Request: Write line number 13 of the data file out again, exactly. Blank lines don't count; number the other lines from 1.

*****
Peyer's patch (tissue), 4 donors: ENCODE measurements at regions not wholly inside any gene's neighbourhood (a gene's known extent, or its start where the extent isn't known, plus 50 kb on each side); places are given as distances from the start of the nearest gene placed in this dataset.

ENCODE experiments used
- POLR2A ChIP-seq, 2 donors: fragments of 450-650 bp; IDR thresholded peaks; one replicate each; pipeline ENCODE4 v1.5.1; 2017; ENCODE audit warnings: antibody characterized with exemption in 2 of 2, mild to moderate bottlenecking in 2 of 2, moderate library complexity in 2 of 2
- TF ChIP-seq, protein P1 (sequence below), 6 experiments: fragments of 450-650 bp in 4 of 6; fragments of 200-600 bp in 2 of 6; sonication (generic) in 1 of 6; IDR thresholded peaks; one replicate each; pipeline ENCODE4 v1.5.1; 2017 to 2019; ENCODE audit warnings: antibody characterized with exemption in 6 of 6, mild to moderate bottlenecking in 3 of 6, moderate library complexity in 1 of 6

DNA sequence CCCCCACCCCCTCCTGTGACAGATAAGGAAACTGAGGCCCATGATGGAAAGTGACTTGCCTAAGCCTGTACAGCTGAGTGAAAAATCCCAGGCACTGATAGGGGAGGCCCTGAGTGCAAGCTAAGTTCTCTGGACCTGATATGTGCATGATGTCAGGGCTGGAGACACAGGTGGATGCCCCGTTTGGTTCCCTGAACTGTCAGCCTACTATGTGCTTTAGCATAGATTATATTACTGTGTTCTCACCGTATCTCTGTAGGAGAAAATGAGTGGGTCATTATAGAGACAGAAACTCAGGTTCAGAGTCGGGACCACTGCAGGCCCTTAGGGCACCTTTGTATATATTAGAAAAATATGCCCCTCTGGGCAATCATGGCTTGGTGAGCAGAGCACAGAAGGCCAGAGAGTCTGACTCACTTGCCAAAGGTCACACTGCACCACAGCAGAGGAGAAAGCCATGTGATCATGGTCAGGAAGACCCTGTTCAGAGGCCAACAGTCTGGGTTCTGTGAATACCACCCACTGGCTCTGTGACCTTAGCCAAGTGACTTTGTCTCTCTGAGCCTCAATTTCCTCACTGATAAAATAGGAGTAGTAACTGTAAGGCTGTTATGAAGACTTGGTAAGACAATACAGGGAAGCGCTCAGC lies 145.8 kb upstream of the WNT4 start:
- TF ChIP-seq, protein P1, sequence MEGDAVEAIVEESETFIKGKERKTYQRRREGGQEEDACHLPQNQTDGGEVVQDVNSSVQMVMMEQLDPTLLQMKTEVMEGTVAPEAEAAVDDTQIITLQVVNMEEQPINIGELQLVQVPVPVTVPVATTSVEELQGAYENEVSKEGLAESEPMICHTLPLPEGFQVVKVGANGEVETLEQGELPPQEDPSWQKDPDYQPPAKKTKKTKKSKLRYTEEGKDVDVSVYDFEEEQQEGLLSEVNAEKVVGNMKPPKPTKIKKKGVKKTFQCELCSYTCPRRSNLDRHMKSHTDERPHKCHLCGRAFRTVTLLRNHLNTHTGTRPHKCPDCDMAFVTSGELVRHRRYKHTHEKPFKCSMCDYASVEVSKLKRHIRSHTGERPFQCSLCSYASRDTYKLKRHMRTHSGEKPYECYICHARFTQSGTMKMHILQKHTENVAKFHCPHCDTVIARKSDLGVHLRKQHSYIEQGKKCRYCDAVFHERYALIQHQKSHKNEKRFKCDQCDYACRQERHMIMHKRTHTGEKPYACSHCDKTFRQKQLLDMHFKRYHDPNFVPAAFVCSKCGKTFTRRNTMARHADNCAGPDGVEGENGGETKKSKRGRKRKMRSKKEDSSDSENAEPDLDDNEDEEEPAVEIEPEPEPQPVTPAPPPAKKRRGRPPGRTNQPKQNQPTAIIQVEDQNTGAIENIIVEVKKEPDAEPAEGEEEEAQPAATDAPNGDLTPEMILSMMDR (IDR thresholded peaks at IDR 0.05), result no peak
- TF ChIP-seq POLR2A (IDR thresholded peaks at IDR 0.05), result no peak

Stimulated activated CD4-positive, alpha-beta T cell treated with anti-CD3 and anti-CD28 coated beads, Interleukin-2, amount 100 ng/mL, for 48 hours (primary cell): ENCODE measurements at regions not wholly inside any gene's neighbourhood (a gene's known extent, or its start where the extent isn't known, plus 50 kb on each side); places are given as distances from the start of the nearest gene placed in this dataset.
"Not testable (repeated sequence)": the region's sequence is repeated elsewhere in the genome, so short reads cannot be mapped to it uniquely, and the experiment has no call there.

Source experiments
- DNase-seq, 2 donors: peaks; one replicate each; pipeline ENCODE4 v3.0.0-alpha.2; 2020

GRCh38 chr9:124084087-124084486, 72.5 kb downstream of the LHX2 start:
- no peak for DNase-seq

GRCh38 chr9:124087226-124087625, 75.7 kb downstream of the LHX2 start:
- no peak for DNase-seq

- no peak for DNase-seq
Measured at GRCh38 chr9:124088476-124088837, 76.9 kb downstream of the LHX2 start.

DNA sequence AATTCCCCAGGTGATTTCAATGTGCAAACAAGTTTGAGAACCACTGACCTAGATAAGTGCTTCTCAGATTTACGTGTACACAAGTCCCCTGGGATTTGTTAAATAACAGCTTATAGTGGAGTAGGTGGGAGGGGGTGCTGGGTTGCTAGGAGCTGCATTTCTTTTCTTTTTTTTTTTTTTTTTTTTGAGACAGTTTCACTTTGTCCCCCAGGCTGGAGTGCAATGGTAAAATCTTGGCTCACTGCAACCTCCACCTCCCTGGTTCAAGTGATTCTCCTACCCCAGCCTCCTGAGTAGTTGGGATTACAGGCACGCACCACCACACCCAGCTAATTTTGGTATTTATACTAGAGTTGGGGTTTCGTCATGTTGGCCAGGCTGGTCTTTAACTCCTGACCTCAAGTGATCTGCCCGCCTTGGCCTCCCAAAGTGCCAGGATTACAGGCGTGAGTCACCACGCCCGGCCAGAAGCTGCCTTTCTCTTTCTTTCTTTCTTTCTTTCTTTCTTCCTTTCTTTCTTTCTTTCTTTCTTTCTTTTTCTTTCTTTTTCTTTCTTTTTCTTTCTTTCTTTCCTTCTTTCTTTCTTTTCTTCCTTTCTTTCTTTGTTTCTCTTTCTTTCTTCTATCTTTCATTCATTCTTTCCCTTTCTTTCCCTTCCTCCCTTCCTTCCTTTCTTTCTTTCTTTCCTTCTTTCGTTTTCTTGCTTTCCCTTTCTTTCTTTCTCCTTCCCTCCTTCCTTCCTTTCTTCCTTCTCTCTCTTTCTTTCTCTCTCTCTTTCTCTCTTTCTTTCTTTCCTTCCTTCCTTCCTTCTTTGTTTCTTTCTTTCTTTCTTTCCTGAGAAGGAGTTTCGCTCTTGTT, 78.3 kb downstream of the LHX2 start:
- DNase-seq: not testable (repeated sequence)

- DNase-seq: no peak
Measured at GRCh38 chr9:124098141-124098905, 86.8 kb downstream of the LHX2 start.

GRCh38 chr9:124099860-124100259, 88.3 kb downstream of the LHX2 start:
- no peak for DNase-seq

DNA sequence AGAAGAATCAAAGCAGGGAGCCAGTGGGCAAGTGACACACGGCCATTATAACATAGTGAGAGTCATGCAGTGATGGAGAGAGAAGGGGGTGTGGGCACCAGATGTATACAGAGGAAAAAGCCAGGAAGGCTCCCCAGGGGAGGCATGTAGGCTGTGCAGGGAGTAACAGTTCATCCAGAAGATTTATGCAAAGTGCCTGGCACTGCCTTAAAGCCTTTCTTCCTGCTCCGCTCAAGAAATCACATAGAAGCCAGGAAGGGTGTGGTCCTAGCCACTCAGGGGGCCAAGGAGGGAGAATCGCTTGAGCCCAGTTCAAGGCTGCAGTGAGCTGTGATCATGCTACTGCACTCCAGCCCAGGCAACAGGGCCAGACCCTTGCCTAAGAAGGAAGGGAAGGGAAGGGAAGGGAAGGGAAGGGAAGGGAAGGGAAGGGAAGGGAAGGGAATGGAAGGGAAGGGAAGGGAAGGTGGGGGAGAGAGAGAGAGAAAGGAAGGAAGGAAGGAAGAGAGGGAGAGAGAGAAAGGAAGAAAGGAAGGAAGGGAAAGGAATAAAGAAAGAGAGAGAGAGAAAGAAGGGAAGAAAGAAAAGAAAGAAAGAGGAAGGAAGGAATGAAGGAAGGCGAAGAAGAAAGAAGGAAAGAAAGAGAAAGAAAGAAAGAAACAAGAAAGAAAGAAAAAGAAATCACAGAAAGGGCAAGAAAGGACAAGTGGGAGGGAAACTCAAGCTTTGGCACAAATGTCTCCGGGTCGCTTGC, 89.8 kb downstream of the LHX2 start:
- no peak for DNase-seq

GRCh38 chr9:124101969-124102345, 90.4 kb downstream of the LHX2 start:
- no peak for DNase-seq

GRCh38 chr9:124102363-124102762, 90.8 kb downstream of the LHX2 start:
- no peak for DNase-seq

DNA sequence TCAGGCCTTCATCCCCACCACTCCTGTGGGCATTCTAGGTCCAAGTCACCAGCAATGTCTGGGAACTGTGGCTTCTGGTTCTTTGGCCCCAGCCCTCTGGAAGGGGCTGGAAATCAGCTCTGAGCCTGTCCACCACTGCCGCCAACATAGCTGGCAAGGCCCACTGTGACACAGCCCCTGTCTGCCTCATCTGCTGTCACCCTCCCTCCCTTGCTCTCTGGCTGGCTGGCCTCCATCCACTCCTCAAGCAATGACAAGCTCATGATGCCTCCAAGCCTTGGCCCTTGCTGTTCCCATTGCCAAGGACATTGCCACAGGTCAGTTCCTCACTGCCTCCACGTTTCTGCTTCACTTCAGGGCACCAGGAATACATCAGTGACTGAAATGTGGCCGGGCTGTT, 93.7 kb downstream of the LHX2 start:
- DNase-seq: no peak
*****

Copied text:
- no peak for DNase-seq